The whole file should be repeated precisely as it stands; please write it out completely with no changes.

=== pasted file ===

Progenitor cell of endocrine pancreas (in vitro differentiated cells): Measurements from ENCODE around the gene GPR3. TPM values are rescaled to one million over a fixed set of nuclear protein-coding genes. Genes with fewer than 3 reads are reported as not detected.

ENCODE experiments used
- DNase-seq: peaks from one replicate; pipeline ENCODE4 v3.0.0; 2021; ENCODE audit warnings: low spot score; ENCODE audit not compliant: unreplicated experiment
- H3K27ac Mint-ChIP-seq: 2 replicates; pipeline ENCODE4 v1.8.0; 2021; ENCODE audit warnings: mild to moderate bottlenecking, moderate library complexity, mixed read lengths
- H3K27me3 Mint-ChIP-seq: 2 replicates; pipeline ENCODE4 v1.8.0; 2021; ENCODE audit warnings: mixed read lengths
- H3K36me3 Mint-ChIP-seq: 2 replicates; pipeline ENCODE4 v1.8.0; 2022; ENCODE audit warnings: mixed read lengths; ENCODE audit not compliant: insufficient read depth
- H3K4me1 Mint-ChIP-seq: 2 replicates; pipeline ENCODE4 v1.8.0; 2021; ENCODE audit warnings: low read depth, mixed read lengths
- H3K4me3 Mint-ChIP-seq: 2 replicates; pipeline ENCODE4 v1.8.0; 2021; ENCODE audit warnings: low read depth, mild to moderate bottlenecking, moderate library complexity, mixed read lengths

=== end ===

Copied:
Progenitor cell of endocrine pancreas (in vitro differentiated cells): Measurements from ENCODE around the gene GPR3. TPM values are rescaled to one million over a fixed set of nuclear protein-coding genes. Genes with fewer than 3 reads are reported as not detected.

ENCODE experiments used
- DNase-seq: peaks from one replicate; pipeline ENCODE4 v3.0.0; 2021; ENCODE audit warnings: low spot score; ENCODE audit not compliant: unreplicated experiment
- H3K27ac Mint-ChIP-seq: 2 replicates; pipeline ENCODE4 v1.8.0; 2021; ENCODE audit warnings: mild to moderate bottlenecking, moderate library complexity, mixed read lengths
- H3K27me3 Mint-ChIP-seq: 2 replicates; pipeline ENCODE4 v1.8.0; 2021; ENCODE audit warnings: mixed read lengths
- H3K36me3 Mint-ChIP-seq: 2 replicates; pipeline ENCODE4 v1.8.0; 2022; ENCODE audit warnings: mixed read lengths; ENCODE audit not compliant: insufficient read depth
- H3K4me1 Mint-ChIP-seq: 2 replicates; pipeline ENCODE4 v1.8.0; 2021; ENCODE audit warnings: low read depth, mixed read lengths
- H3K4me3 Mint-ChIP-seq: 2 replicates; pipeline ENCODE4 v1.8.0; 2021; ENCODE audit warnings: low read depth, mild to moderate bottlenecking, moderate library complexity, mixed read lengths